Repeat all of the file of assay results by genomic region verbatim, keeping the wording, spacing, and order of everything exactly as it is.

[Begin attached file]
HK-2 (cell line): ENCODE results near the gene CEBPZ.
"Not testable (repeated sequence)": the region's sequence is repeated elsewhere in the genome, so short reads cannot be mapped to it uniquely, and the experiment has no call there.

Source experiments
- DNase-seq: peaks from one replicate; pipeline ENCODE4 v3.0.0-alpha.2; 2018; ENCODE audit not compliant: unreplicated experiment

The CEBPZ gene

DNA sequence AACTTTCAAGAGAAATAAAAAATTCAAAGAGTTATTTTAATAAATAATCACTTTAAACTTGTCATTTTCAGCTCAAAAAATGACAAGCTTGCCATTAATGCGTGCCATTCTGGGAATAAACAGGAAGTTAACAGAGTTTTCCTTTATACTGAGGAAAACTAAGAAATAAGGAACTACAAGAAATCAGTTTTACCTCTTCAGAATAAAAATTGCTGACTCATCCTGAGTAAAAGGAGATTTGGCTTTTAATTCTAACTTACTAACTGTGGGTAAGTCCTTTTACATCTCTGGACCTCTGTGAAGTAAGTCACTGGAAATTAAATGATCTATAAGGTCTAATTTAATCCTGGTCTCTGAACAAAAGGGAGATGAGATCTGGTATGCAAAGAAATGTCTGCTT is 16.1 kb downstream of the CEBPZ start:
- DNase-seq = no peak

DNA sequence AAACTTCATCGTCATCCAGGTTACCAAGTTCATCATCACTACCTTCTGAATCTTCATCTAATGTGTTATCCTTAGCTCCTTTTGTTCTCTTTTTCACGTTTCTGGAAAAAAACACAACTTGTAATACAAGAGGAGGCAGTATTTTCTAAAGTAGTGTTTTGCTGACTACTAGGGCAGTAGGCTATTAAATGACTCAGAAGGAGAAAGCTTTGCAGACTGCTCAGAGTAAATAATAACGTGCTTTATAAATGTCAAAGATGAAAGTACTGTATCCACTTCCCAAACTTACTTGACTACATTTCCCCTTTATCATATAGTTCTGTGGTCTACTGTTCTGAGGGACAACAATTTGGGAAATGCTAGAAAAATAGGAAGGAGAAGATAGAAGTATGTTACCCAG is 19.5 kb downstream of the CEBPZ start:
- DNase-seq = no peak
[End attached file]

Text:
HK-2 (cell line): ENCODE results near the gene CEBPZ.
"Not testable (repeated sequence)": the region's sequence is repeated elsewhere in the genome, so short reads cannot be mapped to it uniquely, and the experiment has no call there.

Source experiments
- DNase-seq: peaks from one replicate; pipeline ENCODE4 v3.0.0-alpha.2; 2018; ENCODE audit not compliant: unreplicated experiment

The CEBPZ gene

DNA sequence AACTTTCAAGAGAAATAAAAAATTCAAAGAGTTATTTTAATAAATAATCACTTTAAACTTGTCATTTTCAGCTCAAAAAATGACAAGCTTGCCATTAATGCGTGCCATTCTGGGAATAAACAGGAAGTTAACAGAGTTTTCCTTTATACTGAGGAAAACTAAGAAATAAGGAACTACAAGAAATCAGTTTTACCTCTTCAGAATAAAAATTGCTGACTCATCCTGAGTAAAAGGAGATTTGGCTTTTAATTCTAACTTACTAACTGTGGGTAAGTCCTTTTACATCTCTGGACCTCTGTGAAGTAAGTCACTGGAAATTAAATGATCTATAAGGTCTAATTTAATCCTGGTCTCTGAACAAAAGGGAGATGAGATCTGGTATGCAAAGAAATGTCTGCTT is 16.1 kb downstream of the CEBPZ start:
- DNase-seq = no peak

DNA sequence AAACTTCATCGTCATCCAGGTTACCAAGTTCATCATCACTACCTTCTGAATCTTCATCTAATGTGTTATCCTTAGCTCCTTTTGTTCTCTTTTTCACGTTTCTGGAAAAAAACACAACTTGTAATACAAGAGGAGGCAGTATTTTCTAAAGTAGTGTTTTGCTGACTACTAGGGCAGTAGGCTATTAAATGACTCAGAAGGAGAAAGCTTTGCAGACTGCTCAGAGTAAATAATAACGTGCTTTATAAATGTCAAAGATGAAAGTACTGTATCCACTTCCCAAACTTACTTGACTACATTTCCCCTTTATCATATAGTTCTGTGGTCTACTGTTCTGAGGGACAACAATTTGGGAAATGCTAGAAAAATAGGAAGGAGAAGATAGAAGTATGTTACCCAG is 19.5 kb downstream of the CEBPZ start:
- DNase-seq = no peak